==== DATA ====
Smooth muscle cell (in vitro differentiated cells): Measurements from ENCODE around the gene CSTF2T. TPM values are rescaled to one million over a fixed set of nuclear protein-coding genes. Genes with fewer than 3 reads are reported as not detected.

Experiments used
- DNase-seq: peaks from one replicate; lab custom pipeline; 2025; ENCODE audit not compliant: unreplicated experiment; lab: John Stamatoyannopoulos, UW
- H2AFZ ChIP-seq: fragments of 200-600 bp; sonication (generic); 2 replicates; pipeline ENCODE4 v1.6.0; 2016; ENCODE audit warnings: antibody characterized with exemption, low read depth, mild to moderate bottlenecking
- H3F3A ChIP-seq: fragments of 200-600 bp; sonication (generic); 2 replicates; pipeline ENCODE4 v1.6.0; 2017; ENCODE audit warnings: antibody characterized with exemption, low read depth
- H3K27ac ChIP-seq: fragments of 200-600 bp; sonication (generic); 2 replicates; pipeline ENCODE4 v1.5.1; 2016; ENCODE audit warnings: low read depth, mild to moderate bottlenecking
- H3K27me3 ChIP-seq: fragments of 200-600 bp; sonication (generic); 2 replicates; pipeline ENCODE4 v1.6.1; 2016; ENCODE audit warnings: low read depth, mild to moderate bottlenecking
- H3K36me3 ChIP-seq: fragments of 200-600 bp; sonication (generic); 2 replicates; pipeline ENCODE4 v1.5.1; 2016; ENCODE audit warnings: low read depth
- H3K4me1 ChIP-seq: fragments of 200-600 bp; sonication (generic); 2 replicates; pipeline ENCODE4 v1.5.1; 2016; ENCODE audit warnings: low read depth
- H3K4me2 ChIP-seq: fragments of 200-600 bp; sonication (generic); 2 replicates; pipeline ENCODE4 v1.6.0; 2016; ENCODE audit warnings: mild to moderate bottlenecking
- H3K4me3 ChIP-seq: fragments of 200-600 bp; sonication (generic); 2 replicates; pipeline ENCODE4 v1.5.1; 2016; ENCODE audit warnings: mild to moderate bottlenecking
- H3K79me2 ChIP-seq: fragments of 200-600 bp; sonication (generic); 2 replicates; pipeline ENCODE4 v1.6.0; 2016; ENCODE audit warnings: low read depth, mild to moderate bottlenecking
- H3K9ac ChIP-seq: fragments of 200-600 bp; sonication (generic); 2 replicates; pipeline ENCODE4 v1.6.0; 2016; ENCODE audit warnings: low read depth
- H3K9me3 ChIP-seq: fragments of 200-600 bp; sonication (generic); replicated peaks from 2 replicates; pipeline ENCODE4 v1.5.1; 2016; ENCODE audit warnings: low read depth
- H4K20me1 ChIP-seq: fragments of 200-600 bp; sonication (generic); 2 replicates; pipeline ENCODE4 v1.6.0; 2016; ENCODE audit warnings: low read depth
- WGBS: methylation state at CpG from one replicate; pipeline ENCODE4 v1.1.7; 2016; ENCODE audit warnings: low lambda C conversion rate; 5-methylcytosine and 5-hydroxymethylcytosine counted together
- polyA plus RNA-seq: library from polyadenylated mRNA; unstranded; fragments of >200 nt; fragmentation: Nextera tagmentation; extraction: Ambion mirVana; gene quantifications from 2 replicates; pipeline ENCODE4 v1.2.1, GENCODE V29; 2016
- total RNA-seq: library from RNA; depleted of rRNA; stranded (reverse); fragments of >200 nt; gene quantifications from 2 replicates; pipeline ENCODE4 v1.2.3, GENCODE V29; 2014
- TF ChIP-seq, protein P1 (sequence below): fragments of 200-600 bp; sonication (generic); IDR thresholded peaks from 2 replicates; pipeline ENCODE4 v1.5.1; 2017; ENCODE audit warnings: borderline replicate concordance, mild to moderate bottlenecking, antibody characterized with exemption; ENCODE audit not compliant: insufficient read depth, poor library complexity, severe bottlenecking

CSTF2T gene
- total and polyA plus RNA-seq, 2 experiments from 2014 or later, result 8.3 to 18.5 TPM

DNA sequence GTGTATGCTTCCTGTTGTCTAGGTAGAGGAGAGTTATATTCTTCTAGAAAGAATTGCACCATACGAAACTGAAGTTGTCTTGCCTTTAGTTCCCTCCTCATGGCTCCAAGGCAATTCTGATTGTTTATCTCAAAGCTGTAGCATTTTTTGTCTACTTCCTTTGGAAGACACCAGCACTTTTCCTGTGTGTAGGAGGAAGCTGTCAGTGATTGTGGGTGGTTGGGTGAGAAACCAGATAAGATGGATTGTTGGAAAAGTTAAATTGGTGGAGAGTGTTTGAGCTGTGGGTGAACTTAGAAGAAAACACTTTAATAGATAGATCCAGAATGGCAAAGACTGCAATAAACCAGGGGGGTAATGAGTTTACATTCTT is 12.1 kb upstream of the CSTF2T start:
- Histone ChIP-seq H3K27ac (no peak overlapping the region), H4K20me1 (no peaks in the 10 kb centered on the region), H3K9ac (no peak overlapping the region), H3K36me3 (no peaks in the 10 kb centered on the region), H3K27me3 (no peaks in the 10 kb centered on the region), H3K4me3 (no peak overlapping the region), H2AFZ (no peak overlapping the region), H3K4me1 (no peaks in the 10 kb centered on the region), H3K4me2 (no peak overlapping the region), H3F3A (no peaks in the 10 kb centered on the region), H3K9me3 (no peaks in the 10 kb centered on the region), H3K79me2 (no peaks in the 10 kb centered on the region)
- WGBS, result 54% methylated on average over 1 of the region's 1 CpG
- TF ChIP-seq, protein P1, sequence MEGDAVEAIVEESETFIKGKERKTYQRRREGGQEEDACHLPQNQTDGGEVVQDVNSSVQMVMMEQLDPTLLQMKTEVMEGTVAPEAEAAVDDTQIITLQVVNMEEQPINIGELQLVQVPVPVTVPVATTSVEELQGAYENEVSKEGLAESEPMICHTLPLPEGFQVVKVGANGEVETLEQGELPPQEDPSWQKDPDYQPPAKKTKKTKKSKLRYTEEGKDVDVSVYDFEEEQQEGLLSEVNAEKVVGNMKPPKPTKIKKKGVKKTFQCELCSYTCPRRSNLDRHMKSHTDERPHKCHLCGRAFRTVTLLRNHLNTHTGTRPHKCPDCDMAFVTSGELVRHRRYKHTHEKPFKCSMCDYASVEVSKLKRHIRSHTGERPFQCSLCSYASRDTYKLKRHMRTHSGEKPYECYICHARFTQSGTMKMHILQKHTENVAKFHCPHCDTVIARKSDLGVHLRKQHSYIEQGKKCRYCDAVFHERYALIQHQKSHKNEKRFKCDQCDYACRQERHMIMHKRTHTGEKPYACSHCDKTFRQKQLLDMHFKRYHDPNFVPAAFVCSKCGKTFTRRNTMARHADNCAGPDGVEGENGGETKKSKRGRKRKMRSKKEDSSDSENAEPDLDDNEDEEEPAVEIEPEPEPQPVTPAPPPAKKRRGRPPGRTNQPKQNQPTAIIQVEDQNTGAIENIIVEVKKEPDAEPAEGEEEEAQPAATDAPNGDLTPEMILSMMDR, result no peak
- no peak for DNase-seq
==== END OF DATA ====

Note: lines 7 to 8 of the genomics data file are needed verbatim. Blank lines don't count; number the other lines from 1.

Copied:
- H3K27me3 ChIP-seq: fragments of 200-600 bp; sonication (generic); 2 replicates; pipeline ENCODE4 v1.6.1; 2016; ENCODE audit warnings: low read depth, mild to moderate bottlenecking
- H3K36me3 ChIP-seq: fragments of 200-600 bp; sonication (generic); 2 replicates; pipeline ENCODE4 v1.5.1; 2016; ENCODE audit warnings: low read depth